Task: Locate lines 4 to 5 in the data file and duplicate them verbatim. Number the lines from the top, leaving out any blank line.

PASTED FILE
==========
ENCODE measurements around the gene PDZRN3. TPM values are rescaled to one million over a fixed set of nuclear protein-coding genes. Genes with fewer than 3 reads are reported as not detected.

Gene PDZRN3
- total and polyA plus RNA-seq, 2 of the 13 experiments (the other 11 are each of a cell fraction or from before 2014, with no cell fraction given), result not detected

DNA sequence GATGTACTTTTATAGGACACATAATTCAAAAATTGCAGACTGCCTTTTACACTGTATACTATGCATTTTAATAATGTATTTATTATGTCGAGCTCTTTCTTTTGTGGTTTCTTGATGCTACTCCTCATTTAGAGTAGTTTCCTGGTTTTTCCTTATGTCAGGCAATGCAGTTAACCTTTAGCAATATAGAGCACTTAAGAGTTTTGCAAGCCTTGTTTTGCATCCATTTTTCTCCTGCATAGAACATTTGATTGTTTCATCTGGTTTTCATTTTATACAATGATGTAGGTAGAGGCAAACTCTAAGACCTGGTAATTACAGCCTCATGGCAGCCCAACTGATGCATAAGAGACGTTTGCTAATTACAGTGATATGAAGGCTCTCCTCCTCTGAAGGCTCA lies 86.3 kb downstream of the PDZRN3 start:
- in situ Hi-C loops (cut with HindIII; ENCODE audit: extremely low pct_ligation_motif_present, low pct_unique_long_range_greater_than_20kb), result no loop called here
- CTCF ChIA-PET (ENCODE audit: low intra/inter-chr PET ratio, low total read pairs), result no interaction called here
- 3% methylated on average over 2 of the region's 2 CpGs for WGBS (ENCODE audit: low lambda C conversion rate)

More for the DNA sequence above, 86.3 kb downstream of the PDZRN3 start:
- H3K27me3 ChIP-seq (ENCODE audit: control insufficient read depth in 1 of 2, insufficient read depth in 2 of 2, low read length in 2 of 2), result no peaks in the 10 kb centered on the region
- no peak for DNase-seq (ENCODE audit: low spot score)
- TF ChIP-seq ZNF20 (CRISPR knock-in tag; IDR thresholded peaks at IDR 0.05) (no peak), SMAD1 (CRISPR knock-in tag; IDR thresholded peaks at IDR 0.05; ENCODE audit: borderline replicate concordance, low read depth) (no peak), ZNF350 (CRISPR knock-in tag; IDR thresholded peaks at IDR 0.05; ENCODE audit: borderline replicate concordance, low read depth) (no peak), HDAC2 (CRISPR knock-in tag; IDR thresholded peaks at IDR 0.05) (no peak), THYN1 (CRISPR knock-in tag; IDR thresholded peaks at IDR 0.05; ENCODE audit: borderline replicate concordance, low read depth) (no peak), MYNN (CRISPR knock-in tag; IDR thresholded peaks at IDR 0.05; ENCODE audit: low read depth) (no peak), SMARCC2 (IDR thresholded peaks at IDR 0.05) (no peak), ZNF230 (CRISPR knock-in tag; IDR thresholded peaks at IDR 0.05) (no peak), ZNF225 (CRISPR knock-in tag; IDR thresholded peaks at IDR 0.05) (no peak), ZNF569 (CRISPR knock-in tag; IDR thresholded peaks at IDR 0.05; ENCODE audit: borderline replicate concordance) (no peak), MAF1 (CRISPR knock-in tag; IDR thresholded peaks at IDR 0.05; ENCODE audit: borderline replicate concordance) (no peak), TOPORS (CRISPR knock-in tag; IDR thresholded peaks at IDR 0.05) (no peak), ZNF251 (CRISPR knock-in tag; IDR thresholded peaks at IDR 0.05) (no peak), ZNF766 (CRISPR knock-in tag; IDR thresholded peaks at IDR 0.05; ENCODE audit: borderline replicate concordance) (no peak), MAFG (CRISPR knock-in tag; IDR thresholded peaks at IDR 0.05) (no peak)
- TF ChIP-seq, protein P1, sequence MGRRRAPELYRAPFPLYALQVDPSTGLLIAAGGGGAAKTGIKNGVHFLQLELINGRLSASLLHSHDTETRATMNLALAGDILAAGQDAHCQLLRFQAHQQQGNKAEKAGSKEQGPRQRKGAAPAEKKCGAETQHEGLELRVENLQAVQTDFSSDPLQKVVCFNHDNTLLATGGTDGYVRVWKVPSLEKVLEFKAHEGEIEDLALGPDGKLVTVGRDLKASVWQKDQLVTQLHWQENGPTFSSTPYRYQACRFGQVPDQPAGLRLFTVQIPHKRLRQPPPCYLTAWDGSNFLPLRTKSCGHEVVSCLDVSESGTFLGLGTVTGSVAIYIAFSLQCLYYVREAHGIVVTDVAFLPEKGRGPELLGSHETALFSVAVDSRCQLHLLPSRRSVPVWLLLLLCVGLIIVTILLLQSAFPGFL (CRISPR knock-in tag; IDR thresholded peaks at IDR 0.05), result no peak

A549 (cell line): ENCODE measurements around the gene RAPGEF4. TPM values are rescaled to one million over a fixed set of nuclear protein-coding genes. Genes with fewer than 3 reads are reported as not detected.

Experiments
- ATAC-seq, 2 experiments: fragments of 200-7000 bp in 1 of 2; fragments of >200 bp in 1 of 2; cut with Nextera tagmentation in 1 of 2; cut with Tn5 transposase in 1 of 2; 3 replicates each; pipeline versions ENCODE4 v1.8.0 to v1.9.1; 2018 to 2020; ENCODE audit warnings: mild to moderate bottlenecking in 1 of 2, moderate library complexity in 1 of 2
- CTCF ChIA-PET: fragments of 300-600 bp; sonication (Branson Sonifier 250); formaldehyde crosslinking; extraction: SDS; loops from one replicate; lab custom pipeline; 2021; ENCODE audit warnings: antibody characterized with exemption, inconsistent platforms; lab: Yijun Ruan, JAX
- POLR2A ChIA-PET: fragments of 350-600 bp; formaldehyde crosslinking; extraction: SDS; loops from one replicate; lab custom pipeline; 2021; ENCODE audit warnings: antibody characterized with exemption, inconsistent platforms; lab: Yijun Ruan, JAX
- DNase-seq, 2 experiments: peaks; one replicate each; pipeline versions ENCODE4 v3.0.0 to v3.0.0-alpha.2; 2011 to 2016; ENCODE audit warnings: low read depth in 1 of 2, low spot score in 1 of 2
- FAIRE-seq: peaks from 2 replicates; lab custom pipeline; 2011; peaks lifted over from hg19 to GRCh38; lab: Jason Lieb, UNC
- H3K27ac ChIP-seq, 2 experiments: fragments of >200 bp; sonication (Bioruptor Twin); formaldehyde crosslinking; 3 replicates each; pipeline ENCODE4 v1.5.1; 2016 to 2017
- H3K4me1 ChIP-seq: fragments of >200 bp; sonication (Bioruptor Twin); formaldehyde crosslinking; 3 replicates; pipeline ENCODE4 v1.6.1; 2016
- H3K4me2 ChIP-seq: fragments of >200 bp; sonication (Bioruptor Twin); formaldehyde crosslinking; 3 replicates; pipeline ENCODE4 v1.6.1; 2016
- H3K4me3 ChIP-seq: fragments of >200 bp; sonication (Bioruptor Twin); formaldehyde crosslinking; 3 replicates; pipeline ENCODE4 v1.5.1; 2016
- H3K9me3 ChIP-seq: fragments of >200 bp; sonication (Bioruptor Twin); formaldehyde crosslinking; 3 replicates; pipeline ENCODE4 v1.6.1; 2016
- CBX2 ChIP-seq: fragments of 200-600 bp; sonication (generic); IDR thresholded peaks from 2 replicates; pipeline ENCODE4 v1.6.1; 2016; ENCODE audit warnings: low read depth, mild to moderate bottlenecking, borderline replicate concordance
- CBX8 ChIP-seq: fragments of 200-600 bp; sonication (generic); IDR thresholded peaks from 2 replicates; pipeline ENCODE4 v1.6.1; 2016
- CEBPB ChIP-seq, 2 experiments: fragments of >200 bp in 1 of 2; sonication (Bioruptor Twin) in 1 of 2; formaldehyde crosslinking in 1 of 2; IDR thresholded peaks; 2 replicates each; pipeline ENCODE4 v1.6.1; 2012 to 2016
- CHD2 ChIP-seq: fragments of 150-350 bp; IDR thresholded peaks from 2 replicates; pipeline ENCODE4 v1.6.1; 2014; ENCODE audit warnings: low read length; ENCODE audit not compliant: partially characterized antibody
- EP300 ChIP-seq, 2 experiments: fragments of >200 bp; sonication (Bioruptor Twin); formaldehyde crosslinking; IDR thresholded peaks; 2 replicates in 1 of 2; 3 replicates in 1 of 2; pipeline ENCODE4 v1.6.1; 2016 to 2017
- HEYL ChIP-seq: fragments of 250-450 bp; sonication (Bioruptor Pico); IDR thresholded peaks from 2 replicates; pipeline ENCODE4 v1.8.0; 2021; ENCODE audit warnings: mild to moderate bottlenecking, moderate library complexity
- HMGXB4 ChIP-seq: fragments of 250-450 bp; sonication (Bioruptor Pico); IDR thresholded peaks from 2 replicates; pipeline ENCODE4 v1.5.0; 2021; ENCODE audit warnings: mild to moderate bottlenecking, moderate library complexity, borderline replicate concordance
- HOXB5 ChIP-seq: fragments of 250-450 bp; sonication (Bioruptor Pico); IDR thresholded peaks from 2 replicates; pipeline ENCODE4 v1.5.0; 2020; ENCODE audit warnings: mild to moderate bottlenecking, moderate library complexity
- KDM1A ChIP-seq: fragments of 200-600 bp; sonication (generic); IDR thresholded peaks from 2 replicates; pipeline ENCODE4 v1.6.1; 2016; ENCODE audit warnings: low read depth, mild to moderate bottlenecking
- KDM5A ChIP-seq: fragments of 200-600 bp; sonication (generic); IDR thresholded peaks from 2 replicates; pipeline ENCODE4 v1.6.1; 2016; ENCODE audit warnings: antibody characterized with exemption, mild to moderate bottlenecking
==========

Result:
DNA sequence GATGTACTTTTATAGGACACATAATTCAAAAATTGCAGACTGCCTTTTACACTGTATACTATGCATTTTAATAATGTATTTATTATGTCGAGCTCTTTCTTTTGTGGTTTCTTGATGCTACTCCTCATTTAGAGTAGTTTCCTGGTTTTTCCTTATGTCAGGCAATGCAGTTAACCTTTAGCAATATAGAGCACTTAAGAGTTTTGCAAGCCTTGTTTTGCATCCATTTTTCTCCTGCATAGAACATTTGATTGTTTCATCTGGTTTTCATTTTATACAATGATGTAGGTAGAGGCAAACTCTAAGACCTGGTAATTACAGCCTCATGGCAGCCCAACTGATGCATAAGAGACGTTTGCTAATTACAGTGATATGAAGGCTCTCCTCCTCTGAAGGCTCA lies 86.3 kb downstream of the PDZRN3 start:
- in situ Hi-C loops (cut with HindIII; ENCODE audit: extremely low pct_ligation_motif_present, low pct_unique_long_range_greater_than_20kb), result no loop called here